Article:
By Peter Haas
Cole Porter said it in song: “There’s nothing, when you’re out, like being fanned … by the leader of a big-time band.”
He was proved correct by Steve Ross, who has been entertaining his own fans for decades as a singer, pianist and guardian of the Great American Songbook. The evidence: Steve’s one-night engagement at Birdland, on May 1, playing and singing a program of the civilized world’s great songs, backed by the energetic ten-piece Yale All-Stars Band.
The evening was a master class in masterpieces of popular music, as only Steve interprets them. Featured were classics primarily by Cole Porter, Irving Berlin and the Gershwins – with emphasis on numbers that had featured Fred Astaire – as well as selections by Noel Coward. The theme was romance, with such songs as “Love is Just Around the Corner,” “No Strings,” “These Foolish Things,” “Dancing in the Dark,” and – with Steve citing Ethel Merman as “his muse” — “I Get a Kick Out of You” and “Anything Goes.”
The performances were well diversified. On some numbers, Steve played and sang with just a bass back-up, as he did with a medley from the Astaire/Rogers film, “Swingtime,” spotlighting such Berlin classics as “The Way You Look Tonight,” “A Fine Romance,” “Pick Yourself Up” and “Bojangles from Harlem.” Other favorites included “You’d Be So Nice to Come Home To” (by Steve’s admission, one of his own all-time favorite songs); a romantic, moving version of “I Concentrate On You,” plus Porter’s tributes to New York, “Manhattan” and “I Happen to Love New York.”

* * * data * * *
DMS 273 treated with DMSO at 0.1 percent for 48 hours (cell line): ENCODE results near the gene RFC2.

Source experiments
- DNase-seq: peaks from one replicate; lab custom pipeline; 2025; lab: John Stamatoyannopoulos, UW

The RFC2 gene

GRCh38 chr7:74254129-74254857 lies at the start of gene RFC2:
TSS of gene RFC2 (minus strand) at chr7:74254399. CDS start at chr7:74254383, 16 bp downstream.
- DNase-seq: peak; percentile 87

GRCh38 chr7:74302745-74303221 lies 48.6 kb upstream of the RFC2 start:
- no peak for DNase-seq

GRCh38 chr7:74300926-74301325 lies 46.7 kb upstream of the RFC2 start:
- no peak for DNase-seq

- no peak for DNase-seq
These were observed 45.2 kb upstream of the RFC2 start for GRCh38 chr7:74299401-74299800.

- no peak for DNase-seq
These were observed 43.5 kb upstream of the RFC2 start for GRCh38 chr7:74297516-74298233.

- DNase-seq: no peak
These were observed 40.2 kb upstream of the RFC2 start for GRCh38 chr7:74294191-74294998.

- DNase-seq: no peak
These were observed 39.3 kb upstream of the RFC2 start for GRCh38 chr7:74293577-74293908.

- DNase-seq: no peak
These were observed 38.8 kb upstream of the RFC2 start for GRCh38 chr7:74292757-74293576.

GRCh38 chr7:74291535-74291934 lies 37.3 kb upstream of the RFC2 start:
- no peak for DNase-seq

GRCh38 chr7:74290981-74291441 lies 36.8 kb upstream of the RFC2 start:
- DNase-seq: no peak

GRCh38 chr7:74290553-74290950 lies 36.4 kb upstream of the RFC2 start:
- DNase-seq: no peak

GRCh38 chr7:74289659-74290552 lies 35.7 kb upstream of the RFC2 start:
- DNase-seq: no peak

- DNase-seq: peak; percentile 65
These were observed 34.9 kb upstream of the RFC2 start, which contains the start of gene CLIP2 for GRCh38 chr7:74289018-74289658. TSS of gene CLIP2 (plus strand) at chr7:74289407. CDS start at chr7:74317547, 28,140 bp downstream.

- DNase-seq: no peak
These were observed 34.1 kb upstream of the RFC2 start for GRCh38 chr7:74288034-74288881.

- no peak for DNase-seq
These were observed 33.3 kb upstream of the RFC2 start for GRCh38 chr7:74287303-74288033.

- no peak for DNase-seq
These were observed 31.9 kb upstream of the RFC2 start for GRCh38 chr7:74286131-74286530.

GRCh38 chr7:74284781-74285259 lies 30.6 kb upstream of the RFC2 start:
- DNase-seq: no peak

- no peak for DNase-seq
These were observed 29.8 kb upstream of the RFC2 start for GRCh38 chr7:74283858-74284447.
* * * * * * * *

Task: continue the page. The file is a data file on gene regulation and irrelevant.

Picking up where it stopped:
On several other songs, the band joined in, with always-tasteful lilting arrangements (but sometimes overpowering Steve’s singing.)
Nevertheless, the band accompaniment seemed to give Steve a freedom that his solo performances don’t customarily offer. “As the group backed me up,” Steve told this writer, “I had a split second to take a breath and a break from playing, and then to come back in with a bit more energy and a chance to improvise.” Two piano solos by Steve proved the point as he capped the evening with “True Love” and “Begin the Beguine” – the latter alone worth the price of admission.